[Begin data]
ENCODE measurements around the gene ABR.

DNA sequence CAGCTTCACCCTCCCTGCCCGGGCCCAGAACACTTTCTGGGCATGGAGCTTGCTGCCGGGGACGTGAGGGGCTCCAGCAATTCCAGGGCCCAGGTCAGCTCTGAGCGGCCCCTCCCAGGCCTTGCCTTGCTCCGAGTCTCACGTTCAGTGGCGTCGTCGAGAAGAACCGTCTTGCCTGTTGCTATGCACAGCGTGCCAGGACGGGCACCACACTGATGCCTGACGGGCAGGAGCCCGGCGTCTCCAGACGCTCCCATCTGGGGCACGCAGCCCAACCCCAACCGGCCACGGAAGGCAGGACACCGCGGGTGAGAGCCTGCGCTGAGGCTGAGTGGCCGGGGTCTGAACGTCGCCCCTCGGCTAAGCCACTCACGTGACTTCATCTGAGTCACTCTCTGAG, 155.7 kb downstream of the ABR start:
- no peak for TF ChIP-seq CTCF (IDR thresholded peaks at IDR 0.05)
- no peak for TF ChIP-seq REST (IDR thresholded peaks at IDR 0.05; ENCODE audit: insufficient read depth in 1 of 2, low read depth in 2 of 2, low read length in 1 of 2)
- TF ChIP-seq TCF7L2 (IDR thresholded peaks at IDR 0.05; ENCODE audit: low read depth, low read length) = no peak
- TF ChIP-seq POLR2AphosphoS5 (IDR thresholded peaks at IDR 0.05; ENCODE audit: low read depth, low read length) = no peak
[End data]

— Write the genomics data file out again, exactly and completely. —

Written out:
ENCODE measurements around the gene ABR.

DNA sequence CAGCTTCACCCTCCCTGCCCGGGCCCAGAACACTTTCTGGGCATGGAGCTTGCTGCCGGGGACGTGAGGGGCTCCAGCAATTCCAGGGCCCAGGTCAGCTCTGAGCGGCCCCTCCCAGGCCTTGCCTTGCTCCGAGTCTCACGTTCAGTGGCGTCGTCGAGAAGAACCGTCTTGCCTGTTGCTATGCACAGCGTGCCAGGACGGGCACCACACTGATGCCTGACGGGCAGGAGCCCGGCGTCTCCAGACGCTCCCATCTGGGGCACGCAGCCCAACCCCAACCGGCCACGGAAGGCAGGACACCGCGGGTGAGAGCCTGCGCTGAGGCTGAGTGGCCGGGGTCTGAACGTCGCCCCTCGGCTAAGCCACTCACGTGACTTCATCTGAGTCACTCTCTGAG, 155.7 kb downstream of the ABR start:
- no peak for TF ChIP-seq CTCF (IDR thresholded peaks at IDR 0.05)
- no peak for TF ChIP-seq REST (IDR thresholded peaks at IDR 0.05; ENCODE audit: insufficient read depth in 1 of 2, low read depth in 2 of 2, low read length in 1 of 2)
- TF ChIP-seq TCF7L2 (IDR thresholded peaks at IDR 0.05; ENCODE audit: low read depth, low read length) = no peak
- TF ChIP-seq POLR2AphosphoS5 (IDR thresholded peaks at IDR 0.05; ENCODE audit: low read depth, low read length) = no peak